An explorer of the future, a visionary planner, a proponent of peace, a grassroots activist, a rebel and a motivator for freedom, the figurehead of the anti-nuclear movement, a true cosmopolite, and an extraordinary speaker – that is how Robert Jungk is characterized in contemporary sources.
What does his work mean in the 21st century?
Robert Jungk can be considered a co-founder of the critical and innovative science of exploring the future, or so-called Futurology. At the same time, Robert Jungk is a representative of what we nowadays call Civil Society. He was among the pioneers of the international anti-nuclear and environmental movement in the early 1970s. If he were still alive today, he would most likely take part in the global protests against excesses of the financial sector.
Robert Jungk coined the term Nuclear State and published a book by the same name in 1977. From 1980 on, he was an activist in the peace movement. He participated in non-violent sit-down blockades at designated stationing sites for U.S. cruise missiles such as Mutlangen, Greenham Common and Comiso. Jungk spoke at a peace rally in Bonn (seat of the German government until 1999) that drew a crowd of 300,000 and was a protestor at various sites of nuclear power plants in Central and Eastern Europe.
In 1986, he was awarded the Right Livelihood Award, in Europe commonly referred to as the Alterative Nobel Prize. After Leopold Kohr – the author of The Breakdown of Nations and inspiration for the Small is beautiful-movement, who was honored in 1983 – Jungk was the second citizen of the state of Salzburg to receive this distinction.
In the early 1970s, Robert Jungk established his permanent residence in the city of Salzburg, where he died on July 14, 1994. Both his wife Ruth (née Suschitzky), who passed away eight months later, and he are laid to rest in an honorary grave at Salzburg’s Jewish cemetery in Aigen.
This text aims to give an introduction into the life and work of Robert Jungk, a brief documentation of his writings and personal beliefs, all of which continue to be highly relevant until today.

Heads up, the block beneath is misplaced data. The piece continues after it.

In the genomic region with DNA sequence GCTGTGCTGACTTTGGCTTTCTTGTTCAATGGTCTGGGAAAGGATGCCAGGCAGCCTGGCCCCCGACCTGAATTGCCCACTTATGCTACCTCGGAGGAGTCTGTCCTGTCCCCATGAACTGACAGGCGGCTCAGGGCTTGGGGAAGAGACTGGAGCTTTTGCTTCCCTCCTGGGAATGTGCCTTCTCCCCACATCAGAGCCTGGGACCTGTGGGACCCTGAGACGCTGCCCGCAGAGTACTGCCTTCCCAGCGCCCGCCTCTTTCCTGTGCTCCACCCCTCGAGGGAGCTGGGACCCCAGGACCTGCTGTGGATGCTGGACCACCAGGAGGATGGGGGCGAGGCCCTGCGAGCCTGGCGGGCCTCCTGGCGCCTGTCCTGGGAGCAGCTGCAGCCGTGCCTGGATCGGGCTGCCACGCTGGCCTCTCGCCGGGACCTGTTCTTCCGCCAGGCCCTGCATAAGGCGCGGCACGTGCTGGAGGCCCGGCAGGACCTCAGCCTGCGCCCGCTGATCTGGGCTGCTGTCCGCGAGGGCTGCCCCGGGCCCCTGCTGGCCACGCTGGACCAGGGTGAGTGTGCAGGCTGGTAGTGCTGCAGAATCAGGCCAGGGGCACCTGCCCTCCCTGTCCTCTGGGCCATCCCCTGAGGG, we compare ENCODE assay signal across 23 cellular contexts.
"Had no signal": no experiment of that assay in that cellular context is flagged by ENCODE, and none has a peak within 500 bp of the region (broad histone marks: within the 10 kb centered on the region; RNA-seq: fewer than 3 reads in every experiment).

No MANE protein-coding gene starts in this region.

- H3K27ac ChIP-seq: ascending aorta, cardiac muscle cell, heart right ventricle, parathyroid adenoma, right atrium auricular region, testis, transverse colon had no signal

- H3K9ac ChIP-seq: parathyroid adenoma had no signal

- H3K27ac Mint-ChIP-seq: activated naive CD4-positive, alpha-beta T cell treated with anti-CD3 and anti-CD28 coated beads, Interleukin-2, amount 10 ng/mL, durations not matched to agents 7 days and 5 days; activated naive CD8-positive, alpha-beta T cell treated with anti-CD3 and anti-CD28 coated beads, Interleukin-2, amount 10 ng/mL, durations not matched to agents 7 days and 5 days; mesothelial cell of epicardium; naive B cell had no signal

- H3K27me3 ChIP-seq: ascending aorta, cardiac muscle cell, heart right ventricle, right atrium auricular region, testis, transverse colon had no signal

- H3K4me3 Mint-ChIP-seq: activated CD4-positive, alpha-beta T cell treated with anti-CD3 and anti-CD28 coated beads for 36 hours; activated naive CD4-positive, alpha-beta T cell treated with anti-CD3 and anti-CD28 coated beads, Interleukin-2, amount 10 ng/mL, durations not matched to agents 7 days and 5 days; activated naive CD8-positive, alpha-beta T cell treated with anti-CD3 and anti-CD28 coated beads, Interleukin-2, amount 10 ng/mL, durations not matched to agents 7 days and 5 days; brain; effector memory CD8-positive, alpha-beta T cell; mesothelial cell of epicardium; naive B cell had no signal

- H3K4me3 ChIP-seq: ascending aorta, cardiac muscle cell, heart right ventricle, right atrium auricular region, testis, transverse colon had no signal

Walter Spielmann, the former head of the International Futures Library [Bibliothek für Zukunftsfragen] and Jungk’s long-time assistant and colleague, says about the eminent futurologist: “’Turning the affected into the involved’– no other claim fits his concerns better than this one. A co-founder of a social and emancipatory futurology, Robert Jungk built on the creativity and power of people who are willing to choose new paths into the future”.
Jungk’s extensive private book collection, comprising at the time approximately 3,500 volumes, became available to the public in 1986. At the same time, it created a base for the discussion of future issues. Conceived in 1985 as a study center for developments in futurology and a site for dialogue about “possible futures,” the Robert-Jungk-Bibliothek für Zukunftsfragen publishes the quarterly review magazine proZukunft, as well as a series of working papers. It builds on Jungk’s focus and spirit. Among others, it conducts Future Workshops, provides consulting and in-depth information. It’s activities includes hosting numerous talks and presentations, organizing, and contributing to discussions, and other local as well as trans-regional and international events.
With all the examples of a different, a better world that he relentlessly collected, Robert Jungk brought together all the eminent pioneers of alternate futures, a long time before the term social networking was even heard of. This points out the sustainability and relevance of Jungk’s thinking – today, tomorrow, and beyond. After all the wars and catastrophes of the 20th century, shaping the future – Robert Jungk’s credo – remains a challenge and a chance which is not to be left to the lone individual. Future is no fate – it can be created by all of us!
Information on all current – as well as past – events at the Salzburg-based Robert-Jungk-Bibliothek für Zukunftsfragen, on recent publications, as well as a database containing every issue of our proZukunft magazine, published since 1987, is available on the internet at https://jungk-bibliothek.org/
based on a text by Hans Holzinger and Blake Giragos